A lone, rusted rifle has piqued the interest of the entire world. While conducting a routine survey in one of Nevada’s national parks, last November, a group of archaeologists came across a 132-year-old Winchester rifle, resting against the trunk of a juniper tree. Famously called “the gun that won the West”, the firearm is one of the several models designed by New Haven-based Winchester Repeating Arms Company, between 1873 and 1916. Given the mysterious nature of the find, park officials are planning to carry out a thorough investigation as to how the gun ended up at its present location.
Retrieved from the Great Basin National park, the object was spotted by a employee in one of the park‘s remote corners. Exposed to nature’s elements for over 100 hundreds, the rifle’s steel barrel has rusted to a dark shade of brown, closely resembling the earthy colors of the juniper tree. Additionally the wood stock, faded to a grey hue, features a deep crack running along its length. The park’s spokesperson said:
The cracked wood stock, weathered to grey, and the brown rusted barrel blended into the colors of the old juniper tree in a remote rocky outcrop, keeping the rifle hidden for many years.
Established in the year 1986, the Great Basin National Park shelters some of the world’s oldest pine trees. Additionally, it is home to a wide variety of animals, along with 238 species of birds. The extremely dry area, located near the Nevada-Utah border, was mainly used for ranching during the time when the gun was originally sold. According to the officials, the markings on the rifle confirms it as the famed Winchester Model 1873. One of the most popular guns of the period, the company manufactured as many as 720,610 rifles, until production was stopped in 1916. In the year 1882, alone, over 25,000 of these were sold. Speaking about the significance of the discovery, Nichole Andler, the park’s chief of interpretation said:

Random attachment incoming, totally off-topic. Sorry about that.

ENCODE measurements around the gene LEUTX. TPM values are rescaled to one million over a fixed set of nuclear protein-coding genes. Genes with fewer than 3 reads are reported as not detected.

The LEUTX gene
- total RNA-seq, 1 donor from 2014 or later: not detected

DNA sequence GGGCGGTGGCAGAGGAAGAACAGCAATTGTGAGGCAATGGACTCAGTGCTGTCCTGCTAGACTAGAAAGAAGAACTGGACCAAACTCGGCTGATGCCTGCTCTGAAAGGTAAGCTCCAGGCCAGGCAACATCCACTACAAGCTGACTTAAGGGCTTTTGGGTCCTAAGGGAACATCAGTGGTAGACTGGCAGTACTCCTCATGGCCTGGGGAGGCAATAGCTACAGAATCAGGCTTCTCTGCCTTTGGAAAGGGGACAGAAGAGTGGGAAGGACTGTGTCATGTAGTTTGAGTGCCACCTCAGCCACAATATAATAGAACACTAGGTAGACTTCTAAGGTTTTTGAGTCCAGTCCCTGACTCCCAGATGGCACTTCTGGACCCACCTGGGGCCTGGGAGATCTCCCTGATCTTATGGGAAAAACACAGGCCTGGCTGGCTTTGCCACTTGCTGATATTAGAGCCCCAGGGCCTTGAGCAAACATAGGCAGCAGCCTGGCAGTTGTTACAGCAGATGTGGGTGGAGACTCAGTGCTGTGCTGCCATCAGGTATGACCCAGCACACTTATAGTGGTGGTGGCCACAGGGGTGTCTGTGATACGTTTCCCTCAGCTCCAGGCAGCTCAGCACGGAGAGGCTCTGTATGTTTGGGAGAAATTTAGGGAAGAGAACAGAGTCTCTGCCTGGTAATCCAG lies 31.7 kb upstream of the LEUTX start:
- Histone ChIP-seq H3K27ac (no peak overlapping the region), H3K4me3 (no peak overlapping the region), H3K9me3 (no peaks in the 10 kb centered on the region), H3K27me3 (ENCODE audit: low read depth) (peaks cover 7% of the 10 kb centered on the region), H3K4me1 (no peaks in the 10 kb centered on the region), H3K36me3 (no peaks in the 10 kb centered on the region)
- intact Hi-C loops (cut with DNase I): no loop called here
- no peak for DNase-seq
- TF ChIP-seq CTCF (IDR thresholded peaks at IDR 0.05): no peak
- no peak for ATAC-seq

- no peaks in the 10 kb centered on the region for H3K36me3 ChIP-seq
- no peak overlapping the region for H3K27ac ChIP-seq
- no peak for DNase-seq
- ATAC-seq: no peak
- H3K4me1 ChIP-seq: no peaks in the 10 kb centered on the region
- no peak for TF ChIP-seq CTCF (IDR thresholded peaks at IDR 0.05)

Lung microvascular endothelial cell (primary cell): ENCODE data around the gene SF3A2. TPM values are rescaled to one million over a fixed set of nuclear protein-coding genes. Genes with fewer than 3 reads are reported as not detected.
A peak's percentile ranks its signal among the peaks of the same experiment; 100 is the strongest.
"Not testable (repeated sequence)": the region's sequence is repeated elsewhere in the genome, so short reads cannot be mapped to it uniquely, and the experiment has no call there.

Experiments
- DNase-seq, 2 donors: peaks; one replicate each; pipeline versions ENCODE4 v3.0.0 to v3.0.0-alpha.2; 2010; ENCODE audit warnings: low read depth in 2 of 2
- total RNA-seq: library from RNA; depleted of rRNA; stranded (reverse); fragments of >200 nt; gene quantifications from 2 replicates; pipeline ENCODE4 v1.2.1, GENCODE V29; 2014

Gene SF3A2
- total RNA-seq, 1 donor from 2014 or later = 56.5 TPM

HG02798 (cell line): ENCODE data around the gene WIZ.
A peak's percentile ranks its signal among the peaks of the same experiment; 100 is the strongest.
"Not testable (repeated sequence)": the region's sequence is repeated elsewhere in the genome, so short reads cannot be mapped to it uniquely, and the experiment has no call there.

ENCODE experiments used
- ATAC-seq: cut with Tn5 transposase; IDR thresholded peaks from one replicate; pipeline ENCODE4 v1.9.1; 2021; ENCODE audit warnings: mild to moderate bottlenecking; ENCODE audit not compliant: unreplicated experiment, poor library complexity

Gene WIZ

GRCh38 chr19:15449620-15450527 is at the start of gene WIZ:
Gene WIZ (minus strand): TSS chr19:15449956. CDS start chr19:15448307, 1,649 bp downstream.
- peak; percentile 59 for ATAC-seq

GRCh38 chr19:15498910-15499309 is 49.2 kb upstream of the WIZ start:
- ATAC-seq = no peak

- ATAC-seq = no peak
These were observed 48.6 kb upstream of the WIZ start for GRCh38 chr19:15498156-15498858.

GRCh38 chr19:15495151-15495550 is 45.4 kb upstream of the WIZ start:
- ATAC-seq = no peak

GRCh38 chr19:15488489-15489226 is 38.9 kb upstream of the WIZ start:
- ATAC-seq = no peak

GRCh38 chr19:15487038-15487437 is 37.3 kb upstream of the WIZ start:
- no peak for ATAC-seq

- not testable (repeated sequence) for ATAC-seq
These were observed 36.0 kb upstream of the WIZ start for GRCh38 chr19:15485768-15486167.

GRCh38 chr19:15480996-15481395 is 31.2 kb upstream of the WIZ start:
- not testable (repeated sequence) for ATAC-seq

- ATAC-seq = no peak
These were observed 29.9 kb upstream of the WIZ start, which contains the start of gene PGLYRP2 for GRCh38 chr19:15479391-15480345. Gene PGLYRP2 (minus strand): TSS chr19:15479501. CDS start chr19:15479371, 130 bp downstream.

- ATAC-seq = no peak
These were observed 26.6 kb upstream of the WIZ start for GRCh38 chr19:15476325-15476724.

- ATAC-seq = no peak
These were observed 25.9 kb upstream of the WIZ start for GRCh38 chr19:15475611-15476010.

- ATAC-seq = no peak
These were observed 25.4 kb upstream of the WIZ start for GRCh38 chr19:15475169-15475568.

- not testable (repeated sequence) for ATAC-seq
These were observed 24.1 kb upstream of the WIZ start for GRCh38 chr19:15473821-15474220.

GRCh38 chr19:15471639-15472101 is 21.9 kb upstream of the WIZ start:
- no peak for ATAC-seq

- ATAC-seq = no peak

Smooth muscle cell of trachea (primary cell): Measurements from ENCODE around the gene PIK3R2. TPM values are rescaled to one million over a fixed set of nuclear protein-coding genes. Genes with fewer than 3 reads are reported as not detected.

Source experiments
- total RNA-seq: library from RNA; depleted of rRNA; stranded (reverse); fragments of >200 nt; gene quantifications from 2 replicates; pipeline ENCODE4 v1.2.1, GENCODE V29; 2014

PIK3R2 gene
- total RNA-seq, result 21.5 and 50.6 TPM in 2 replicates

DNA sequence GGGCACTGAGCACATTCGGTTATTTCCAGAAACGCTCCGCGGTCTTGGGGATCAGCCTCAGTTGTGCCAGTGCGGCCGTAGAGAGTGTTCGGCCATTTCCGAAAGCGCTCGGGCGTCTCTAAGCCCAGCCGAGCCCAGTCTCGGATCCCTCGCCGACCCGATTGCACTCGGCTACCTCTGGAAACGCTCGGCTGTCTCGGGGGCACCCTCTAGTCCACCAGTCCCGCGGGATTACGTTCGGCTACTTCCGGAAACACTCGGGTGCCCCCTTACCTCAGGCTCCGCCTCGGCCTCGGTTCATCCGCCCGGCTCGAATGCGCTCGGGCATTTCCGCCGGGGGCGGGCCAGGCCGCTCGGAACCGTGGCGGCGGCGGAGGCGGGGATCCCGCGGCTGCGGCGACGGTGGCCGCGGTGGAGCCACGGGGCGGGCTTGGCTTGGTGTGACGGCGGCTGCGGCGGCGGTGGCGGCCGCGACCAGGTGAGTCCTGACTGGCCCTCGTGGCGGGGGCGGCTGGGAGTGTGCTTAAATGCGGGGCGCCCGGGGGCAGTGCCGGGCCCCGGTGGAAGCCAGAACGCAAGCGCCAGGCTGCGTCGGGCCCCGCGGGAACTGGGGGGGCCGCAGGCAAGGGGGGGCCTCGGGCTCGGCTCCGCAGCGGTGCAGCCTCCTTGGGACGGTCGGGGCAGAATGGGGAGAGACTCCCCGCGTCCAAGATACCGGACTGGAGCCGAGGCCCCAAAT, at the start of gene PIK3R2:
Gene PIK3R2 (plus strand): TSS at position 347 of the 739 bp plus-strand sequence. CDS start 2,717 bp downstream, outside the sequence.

The rifle, exposed for all those years to sun, wind, snow and rain, was found leaning against a tree in the park… Right now there are more questions than answers. We know it has been out there awhile because the stock was buried in dirt. But we do not know for how exactly how long. What we do know is the ‘Model 1873′ distinctively engraved on the mechanism identify the rifle as the Winchester Model 1873 repeating rifle.
Using the serial number engraved on the lower tang, Andler traced the history of the abandoned rifle. Upon matching the collected data with the records preserved by the Cody Firearms Museum, the team was able to confirm the manufacturing and shipping date as 1882. The 1873 models were initially available for $50, but were later marketed as “everyman’s rifle” with a price of only $25. The rifle, recovered from the park, is currently being stabilized and fixed to prevent the cracked portion from further damage. Following that, it will be exhibited as part of the celebrations of the park’s 30th birthday. Andler said:
Currently, the detailed history of this rifle is unknown. Winchester records do not indicate who purchased the rifle from the warehouse or where it was shipped. Our staff is currently doing research to try to figure out who owned the gun.
Meanwhile, people continue to speculate as to how the rifle could remain hidden for so many years. For some, however, the discovery is not quite the big mystery as other believe it to be. Kenneth Larson said:
No big mystery… A hunter left it. Set it against the tree, took care of the deer, drug it or packed it out on a horse. Got to the bottom and realized he’d left the rifle and said screw it. Or went back and couldn’t find it.
Via: Fox News